If you're looking for a special Valentine's Day dessert, this one is a winner. Unlike other flourless dark chocolate cakes, which tend to be dense, this one is light and airy by comparison.
This cake is also unique because it's bittersweet, not super sweet. It's just sweet enough. The entire cake contains just a quarter cup of honey, and because it easily serves 12, that breaks down to just a teaspoon of honey and one ounce of dark chocolate per serving. It's low in sugar and high in antioxidants, thanks to the cocoa powder, dark chocolate, and espresso. It contains absolutely no grains or gluten, so it's a healthy choice as far as desserts go.
This recipe calls for a cup of butter and 6 eggs, but contrary to popular belief, these aren't unhealthy ingredients when they come from animals who ate their natural diet. Compared to grain-fed animal products, those from grass-fed and pasture-raised animals have been found to contain more carotenoids (precursors to vitamin A), vitamin E, antioxidants like glutathione, and healthy fats including conjugated linoleic acid (CLA), a polyunsaturated fat found to protect against cancer. Find grass-fed butter and pasture-raised eggs at your local farmer's market. Trader Joe's also sells grass-fed butter.
Because this cake is not too dense and not too sweet, it won't leave you feeling sluggish. And because you'll get a slight kick from the espresso, it's the perfect way to end a special meal if you're planning after-dinner festivities. If you don't have espresso, you can substitute strong coffee or even decaf if you prefer.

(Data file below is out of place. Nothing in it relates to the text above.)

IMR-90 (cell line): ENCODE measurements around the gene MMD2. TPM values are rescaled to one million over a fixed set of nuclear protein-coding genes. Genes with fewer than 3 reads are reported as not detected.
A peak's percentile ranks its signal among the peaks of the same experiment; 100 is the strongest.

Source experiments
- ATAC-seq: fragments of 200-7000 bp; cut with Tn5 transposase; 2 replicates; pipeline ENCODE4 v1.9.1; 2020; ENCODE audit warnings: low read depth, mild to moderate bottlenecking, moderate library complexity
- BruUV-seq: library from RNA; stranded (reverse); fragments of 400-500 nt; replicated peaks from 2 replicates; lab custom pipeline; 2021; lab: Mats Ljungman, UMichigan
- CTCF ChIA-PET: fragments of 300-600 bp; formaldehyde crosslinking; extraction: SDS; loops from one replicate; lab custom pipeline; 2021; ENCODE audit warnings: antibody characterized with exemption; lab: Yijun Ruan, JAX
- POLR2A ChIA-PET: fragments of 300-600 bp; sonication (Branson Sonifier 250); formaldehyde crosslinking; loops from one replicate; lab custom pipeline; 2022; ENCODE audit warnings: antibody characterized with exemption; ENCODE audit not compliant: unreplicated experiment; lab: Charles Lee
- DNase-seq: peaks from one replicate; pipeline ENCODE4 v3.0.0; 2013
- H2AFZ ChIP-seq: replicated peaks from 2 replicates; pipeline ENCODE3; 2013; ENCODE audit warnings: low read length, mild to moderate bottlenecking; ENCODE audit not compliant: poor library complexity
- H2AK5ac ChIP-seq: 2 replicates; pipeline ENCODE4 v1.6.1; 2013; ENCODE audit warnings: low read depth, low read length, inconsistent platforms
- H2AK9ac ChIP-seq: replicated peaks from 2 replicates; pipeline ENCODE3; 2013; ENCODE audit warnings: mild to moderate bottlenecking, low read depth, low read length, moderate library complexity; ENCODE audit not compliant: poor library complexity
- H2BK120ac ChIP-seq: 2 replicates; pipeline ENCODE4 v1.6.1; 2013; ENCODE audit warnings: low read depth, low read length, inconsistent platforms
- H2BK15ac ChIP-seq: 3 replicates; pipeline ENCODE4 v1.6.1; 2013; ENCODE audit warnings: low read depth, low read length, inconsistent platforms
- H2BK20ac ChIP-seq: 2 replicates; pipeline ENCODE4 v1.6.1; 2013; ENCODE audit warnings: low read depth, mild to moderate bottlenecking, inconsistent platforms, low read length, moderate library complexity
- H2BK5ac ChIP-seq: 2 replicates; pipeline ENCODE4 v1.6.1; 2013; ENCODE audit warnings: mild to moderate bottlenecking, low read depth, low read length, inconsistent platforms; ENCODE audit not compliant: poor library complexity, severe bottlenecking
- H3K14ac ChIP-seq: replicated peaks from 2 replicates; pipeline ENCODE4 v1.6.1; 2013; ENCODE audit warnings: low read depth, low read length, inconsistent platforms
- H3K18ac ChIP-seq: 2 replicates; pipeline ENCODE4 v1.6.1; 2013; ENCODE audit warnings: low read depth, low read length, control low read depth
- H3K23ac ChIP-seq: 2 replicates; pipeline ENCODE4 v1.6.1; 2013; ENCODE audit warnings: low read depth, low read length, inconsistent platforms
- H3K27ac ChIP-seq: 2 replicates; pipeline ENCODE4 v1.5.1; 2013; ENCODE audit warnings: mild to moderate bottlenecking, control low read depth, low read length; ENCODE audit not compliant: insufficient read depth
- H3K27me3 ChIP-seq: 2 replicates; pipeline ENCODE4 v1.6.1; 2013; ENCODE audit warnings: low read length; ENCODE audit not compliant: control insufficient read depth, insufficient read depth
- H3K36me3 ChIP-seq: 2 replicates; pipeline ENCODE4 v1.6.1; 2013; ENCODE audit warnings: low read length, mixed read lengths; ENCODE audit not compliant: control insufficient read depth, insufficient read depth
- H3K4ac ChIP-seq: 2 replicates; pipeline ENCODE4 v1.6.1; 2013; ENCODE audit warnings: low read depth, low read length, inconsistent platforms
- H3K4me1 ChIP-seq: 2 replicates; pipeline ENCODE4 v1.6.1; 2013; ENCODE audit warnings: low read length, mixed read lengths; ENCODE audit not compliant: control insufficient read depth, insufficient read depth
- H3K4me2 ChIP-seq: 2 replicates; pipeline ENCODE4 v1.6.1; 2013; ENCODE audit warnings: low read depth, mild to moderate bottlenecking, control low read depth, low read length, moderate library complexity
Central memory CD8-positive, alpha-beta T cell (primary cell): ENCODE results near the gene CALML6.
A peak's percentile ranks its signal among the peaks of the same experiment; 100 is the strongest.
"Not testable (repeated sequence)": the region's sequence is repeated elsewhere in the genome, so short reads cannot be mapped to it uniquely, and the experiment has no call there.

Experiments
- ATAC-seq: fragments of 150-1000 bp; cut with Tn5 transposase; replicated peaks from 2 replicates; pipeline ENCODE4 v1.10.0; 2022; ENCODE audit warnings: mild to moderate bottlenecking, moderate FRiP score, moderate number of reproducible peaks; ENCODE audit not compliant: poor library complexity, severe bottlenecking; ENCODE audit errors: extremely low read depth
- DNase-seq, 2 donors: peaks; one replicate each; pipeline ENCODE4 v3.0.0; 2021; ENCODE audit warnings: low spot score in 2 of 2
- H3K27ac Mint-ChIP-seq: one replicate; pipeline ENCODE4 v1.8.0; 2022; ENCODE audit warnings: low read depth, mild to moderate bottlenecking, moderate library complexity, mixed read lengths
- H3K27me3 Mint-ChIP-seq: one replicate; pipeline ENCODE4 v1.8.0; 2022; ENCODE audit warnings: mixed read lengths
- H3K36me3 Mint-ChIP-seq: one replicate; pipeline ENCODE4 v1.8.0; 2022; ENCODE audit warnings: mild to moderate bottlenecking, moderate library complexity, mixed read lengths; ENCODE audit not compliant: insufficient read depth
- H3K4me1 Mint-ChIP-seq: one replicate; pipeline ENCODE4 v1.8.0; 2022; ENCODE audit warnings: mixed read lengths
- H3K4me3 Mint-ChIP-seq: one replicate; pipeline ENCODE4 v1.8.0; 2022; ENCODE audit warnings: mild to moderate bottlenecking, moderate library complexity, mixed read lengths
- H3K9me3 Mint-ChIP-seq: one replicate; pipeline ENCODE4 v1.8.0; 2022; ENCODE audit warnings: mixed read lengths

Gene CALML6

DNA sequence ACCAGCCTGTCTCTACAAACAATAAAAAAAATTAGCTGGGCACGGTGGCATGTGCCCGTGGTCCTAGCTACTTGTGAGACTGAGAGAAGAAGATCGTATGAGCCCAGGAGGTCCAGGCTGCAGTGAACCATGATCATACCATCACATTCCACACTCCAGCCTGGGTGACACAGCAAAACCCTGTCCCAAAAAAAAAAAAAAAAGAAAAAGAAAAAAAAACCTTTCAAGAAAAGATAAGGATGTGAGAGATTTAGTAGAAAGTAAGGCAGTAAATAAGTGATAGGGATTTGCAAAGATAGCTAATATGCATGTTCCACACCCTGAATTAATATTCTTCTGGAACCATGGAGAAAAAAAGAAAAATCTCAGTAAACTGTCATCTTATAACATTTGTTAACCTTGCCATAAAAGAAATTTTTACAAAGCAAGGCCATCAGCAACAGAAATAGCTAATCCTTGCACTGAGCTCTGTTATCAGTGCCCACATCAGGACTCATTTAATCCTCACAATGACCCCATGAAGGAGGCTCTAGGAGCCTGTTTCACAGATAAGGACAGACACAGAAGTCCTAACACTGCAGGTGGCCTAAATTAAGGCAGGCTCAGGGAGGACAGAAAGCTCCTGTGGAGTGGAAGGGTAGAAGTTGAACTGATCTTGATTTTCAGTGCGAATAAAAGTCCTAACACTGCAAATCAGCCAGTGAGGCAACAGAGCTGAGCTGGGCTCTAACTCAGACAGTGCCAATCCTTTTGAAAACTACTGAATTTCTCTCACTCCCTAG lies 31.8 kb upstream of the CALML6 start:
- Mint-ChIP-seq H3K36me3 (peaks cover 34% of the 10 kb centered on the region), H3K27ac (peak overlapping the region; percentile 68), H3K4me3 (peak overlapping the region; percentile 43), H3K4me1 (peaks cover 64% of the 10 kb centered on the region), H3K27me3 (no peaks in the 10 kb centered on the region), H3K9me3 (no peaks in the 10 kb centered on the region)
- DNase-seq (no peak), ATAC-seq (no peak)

I like to serve this cake slightly warm with freshly whipped unsweetened organic cream, but a home-made raspberry sauce would be just as welcome, and fresh berries would be a beautiful garnish.
12 ounces 70% dark chocolate
1 cup grass-fed butter (2 sticks) at room temperature
¼ cup honey
½ cup cocoa powder (non-alkalinized)
½ tsp ground cinnamon
Pinch sea salt
6 eggs at room temperature
½ cup espresso (regular or Swiss water decaf), cooled, or substitute strong coffee
Add a couple of inches of water to a sauce pan and warm it over medium-low heat until it is gently simmering. Place the dark chocolate in a stainless steel or glass bowl, then place the bowl on top of the sauce pan. Cover it and reduce the heat to low. Watch it carefully and as soon as the chocolate has just melted, remove it from the heat.
Add the butter to the melted chocolate. Use the papers that the butter was wrapped in to coat the inside surface of a springform baking pan. (Note: If your spring form pan tends to leak, place a sheet of parchment paper on the base before you secure the top and butter the inside.)
Add the honey, cocoa powder, sea salt, and cinnamon to the chocolate mixture. Using an electric mixer, beat until well-combined. Add the eggs and beat again until smooth. Add the espresso and beat again until it's fully incorporated and the mixture is shiny, silky, and smooth. As you mix in the ingredients, the batter should increase in volume and the texture should become lighter.
Pour the mixture into the prepared springform pan and smooth the top. Transfer it to the oven and bake for about 35 minutes, until the center is just cooked and a wooden toothpick comes out mostly clean. Start checking after 30 minutes, as often as you have to, but do not over-bake it. Leaving this cake in the oven too long will ruin it for sure. If you're not sure if it's done or not, always err on the side of cooking it too little rather than too much.
Cool the cake until the sides of the pan are cool to the touch (the inside will still be slightly warm), about 45 minutes, or cool it completely to room temperature if you're making it ahead.
You can serve this cake as is but I think it's much better with a dollop of unsweetened freshly whipped organic cream (or a home-made raspberry sauce).
Whipping up fresh cream only takes a minute or two and it's entirely worth the effort. Chill a stainless steel bowl and your whisk or whipping attachment (if you're using an electric mixer) in the freezer ahead of time to speed the process.